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Garden Care Tips

Plant native and drought tolerant species

London is located within the Carolinian zone of southern Ontario which is a very specific eco zone where unusual plants and animals naturally exist. Sycamore and Sassafras trees as well as shrubs and plants are examples of the vegetation types more commonly found in the Carolina region of the USA. By reflecting the unique region’s vegetation in our yards and open spaces, we are more in tune with nature and reap the benefits of those resources. Also, many native species are drought resistant plants that require less water and are better suited for London’s local climate. It is important to select the right plant for the right place. Locate plants carefully so they receive the correct sun or shade conditions. Other conditions to consider include the plants needs for shelter from wind, morning sun vs. afternoon sun, acidic or alkaline soils, fertile clay soils or well drained porous soils. Use the plant list provided in this report to determine the optimal conditions for your selected native plant species. It is often the lack of these specific requirements that lead to a plant’s failure to thrive making it prone to insect damage and ultimately death.

Produce food in your yard

Growing your own fruits and vegetables is much simpler than it sounds. All you need is some dedicated yard space, a water source such as a rain barrel, and a little time. Backyard gardening has many environmental benefits such as reducing the amount of air and water pollution that is created from commercial agriculture that uses excessive amounts of herbicides and pesticides. You will also help reduce the amount of fossil fuels used and the resulting greenhouse gases emitted to produce and transport the fresh produce all over the world to your local supermarket. Other added benefits to growing your own food include saving money on groceries, improving your family’s health, getting physical outdoor exercise, eating better-tasting food, eliminating worries about food safety, developing a sense of pride, and reducing in food waste.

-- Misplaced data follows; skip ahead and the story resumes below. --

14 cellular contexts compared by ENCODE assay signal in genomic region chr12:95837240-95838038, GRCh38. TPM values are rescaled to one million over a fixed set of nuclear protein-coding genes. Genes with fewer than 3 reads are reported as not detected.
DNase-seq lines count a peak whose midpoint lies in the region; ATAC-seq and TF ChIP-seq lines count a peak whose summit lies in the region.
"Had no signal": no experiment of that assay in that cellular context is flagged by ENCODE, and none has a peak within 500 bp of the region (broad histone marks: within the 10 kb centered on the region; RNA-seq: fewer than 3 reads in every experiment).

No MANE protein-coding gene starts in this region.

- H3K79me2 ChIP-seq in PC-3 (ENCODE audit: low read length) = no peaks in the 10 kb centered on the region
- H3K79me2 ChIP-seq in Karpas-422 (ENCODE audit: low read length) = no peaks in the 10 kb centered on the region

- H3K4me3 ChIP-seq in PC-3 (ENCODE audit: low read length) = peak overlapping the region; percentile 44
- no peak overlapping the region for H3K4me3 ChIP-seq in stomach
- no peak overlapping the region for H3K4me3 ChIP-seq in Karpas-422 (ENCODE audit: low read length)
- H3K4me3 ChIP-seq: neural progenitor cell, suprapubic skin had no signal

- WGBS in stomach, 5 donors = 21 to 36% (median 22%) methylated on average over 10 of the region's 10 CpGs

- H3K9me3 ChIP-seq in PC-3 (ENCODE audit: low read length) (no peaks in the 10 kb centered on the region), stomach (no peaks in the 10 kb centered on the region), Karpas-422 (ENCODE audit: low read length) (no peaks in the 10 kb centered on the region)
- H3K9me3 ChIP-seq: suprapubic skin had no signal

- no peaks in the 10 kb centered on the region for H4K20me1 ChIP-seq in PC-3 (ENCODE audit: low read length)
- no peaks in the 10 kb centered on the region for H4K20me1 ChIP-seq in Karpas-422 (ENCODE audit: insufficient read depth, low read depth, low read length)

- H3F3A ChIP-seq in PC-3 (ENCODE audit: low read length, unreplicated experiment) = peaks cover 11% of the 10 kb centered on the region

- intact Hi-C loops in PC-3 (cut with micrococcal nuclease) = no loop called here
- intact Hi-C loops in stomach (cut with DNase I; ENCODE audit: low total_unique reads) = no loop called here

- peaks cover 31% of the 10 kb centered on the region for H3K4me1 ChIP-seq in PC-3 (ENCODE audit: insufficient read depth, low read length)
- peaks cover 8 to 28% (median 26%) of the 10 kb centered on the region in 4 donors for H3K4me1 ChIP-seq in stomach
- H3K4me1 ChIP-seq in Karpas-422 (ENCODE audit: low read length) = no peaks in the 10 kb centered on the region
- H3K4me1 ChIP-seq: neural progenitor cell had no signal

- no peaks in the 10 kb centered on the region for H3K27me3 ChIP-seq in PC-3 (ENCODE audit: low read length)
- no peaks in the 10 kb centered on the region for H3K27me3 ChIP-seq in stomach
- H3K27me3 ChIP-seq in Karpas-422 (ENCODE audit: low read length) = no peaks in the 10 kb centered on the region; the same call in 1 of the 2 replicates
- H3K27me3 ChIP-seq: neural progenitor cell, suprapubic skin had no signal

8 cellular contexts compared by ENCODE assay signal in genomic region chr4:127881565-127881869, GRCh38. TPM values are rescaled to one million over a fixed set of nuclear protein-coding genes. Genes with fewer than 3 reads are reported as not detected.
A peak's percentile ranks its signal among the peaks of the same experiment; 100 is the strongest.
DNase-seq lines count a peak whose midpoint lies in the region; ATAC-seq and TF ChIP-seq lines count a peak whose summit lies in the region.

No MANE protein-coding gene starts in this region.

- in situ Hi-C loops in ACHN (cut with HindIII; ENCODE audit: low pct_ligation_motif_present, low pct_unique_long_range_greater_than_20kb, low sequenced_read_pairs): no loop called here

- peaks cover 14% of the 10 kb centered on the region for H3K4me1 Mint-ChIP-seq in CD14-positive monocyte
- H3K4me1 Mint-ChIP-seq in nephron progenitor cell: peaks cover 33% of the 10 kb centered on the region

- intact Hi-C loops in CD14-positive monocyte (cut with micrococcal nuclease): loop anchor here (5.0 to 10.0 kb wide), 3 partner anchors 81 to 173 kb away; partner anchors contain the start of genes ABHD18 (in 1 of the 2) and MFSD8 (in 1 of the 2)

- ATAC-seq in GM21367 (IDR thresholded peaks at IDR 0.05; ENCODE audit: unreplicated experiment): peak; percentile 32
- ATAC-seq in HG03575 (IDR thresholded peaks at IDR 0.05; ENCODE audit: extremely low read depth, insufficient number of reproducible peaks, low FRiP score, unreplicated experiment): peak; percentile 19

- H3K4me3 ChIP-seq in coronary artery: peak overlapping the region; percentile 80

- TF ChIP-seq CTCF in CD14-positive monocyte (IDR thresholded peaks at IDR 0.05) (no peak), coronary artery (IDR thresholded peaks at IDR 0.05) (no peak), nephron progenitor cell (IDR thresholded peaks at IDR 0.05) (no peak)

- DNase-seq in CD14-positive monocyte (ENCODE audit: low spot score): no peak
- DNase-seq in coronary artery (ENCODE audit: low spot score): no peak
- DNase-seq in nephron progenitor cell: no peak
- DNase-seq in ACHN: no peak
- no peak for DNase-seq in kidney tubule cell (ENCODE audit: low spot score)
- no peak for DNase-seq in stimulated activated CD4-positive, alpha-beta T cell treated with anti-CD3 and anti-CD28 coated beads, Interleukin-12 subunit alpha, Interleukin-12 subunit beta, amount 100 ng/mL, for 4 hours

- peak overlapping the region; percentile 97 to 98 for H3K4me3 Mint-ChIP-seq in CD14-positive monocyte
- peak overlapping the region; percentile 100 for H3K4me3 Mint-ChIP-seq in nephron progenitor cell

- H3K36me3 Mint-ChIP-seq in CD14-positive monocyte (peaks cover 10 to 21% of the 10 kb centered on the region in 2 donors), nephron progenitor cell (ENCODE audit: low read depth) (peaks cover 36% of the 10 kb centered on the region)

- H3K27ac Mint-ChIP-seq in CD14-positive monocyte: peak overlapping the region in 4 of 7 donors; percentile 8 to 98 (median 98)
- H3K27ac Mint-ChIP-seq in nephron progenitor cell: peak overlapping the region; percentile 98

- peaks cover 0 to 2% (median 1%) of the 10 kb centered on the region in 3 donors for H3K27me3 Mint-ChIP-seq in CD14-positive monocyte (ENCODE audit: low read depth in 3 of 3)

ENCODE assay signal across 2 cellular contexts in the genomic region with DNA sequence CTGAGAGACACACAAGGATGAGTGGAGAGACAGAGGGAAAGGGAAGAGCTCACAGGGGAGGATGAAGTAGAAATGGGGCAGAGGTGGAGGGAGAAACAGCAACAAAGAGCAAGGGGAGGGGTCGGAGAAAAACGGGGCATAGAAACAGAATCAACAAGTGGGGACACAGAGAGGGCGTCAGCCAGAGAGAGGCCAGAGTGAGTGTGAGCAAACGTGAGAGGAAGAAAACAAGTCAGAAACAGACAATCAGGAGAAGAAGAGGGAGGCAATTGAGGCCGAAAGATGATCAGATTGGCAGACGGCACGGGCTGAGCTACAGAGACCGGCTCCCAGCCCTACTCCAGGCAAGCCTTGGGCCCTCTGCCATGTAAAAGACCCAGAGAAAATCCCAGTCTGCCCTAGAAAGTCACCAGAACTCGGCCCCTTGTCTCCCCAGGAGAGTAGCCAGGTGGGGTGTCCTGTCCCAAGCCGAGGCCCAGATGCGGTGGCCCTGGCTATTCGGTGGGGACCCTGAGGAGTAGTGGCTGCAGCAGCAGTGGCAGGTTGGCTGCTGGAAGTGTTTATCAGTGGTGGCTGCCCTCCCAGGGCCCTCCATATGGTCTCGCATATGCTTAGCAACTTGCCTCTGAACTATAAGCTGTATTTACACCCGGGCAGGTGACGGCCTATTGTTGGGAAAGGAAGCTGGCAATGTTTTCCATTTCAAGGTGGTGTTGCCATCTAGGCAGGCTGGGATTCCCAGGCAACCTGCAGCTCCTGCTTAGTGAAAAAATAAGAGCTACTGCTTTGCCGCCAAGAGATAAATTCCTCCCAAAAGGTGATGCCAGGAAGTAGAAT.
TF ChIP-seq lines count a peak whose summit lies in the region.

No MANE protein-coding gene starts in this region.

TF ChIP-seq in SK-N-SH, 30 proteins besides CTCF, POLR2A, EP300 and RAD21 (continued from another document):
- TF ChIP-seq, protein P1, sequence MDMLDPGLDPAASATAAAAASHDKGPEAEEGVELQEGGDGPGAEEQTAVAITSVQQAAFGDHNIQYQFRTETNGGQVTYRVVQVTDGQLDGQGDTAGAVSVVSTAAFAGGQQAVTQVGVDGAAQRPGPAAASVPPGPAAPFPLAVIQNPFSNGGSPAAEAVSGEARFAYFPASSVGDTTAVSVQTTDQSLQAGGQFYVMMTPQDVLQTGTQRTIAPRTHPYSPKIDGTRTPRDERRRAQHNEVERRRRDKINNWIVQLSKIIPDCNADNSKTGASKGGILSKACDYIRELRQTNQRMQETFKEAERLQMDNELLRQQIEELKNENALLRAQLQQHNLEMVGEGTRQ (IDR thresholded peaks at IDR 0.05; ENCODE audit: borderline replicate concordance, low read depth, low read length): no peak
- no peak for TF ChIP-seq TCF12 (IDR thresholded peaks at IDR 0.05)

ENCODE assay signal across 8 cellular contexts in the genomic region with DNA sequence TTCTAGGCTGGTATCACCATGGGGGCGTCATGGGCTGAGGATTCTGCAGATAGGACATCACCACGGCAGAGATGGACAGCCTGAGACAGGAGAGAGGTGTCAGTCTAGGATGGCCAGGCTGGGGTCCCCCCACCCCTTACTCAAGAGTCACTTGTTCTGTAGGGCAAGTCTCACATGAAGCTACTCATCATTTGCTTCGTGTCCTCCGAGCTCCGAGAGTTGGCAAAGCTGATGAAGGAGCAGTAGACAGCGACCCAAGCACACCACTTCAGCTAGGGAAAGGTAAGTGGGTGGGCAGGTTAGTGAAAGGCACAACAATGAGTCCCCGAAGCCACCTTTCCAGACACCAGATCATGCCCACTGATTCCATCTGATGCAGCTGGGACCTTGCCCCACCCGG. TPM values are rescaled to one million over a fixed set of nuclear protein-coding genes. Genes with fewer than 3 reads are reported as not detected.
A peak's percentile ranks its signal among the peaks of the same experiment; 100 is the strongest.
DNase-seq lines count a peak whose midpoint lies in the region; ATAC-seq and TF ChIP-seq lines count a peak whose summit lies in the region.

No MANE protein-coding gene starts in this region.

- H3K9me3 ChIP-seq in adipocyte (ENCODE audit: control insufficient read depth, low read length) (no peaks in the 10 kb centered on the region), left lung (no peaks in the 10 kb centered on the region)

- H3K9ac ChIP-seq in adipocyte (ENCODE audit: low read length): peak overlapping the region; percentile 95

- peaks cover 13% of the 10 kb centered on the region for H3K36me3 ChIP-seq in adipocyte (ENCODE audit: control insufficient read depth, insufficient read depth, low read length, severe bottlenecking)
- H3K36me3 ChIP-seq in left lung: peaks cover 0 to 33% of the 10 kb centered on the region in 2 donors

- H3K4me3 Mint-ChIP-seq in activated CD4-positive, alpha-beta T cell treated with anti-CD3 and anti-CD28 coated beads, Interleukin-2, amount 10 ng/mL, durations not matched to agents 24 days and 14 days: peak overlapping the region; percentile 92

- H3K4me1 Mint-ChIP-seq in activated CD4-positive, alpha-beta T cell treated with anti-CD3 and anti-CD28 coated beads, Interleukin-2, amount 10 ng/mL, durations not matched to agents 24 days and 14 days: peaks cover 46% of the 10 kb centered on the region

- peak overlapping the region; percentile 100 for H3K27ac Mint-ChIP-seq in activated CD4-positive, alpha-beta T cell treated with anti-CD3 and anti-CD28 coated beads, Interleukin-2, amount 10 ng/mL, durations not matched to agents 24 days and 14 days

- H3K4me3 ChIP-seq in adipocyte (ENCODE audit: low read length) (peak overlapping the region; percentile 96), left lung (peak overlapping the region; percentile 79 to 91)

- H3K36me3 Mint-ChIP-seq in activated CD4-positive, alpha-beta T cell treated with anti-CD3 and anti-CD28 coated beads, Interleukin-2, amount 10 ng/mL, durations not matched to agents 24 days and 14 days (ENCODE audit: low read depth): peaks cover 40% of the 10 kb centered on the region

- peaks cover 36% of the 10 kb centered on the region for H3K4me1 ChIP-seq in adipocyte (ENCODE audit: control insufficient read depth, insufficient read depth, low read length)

Companion planting

Just like people, plants have friends too. Companion planting is based on the idea that certain plants can benefit others when they are planted in close proximity. Planting vegetables with others that they like will help to increase yields, decrease disease, and limit pests. Growing a variety of plants in the same area also helps to regenerate nutrients in the soil essential to the health of your plants.

Wildlife shelters

Place wildlife shelters, such as bird houses or bat boxes around your yard. Birds and bats eat bugs, therefore reducing potentially harmful insects to your garden. Having a bird house in your yard lets you watch our feathered friends raise their young as well.

Increase the amount of perennials you plant

Consider replacing your costly, time consuming, and high water demand annuals with native and drought resistant perennials. Perennials easily adapt to weather conditions and are hardier than annual plants and have the advantage of coming back up year after year. Perennials also have the advantage of having a large range of height compared to low-growing annuals. Begin to invest in the planting of perennials for height, subtle colour and variety.

Space plants appropriately

Make sure you leave enough space between plants so they have room to grow and mature. Remember, your plants will increase in size both above ground (foliage) and below ground (root systems), therefore make sure you leave room for expansion. Crowding can result in increased disease, disproportionate water distribution, stunted plant growth, depleted soil nutrients, and diminished sun exposure.

Create a pollinator garden

A pollinator garden is both a beautiful and beneficial accent to your yard. You do not need a great deal of space to start one either. With only a few flowers, you can attract beneficial bees, butterflies, and other creatures to the area. Pollinator gardens often have a multitude of grasses, trees, shrubs, and wildflowers.

Appeal to the needs of pollinators through colour, fragrance, and flower form. The colour of a flower often signals these creatures to stop by. For example, butterflies are attracted to red, orange, and yellow while hummingbirds prefer red, fuchsia, and purple. Fragrant flowers signal many pollinators, including those that only come out at night.

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